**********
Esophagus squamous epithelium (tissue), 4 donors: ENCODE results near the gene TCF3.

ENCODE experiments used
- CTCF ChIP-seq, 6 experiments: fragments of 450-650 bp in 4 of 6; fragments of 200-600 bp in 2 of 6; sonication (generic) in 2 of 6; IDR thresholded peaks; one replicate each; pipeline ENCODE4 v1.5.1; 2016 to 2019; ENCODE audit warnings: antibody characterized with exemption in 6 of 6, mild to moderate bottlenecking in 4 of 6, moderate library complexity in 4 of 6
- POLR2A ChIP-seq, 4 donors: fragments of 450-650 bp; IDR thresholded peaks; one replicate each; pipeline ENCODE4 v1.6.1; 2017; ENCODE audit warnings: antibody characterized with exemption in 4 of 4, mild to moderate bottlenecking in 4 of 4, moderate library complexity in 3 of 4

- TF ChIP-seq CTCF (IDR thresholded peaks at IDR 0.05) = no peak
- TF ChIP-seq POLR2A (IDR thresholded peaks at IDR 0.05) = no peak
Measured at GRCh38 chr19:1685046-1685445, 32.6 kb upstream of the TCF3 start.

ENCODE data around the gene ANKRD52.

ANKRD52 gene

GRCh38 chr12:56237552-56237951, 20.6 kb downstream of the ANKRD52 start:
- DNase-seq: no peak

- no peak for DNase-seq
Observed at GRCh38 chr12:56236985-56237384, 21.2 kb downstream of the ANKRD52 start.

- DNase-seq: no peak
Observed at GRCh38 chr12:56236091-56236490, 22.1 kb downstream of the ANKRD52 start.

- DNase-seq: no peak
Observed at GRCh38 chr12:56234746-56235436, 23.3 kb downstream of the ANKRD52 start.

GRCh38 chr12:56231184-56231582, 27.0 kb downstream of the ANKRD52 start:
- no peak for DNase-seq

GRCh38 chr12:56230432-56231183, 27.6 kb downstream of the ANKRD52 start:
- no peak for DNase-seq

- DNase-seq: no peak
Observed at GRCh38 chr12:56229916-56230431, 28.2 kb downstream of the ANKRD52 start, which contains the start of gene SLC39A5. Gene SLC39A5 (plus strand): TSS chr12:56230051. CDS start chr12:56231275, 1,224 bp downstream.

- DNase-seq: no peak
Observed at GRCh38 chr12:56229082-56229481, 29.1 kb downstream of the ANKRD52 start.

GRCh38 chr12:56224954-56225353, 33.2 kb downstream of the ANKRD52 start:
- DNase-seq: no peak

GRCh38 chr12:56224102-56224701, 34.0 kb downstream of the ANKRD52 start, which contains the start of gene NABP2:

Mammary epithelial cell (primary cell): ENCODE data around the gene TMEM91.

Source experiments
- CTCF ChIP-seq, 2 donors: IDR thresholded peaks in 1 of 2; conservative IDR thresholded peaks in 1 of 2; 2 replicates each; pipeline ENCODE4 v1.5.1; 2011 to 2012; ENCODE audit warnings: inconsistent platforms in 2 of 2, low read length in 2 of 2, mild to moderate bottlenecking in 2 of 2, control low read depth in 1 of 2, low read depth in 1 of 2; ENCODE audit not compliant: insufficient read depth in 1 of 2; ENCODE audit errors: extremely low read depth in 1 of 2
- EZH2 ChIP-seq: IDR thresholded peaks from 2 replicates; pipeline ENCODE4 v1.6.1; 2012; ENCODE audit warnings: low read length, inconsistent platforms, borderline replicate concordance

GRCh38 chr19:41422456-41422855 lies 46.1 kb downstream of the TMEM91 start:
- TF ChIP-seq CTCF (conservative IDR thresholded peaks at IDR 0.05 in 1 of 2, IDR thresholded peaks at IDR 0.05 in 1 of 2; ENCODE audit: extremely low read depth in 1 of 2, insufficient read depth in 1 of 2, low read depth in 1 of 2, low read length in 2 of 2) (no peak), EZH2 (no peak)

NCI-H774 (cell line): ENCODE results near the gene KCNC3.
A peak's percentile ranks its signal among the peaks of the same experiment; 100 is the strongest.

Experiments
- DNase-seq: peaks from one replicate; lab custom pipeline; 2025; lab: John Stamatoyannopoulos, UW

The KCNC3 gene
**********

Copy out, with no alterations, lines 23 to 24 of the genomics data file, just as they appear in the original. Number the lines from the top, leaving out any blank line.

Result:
Observed at GRCh38 chr12:56229916-56230431, 28.2 kb downstream of the ANKRD52 start, which contains the start of gene SLC39A5. Gene SLC39A5 (plus strand): TSS chr12:56230051. CDS start chr12:56231275, 1,224 bp downstream.

- DNase-seq: no peak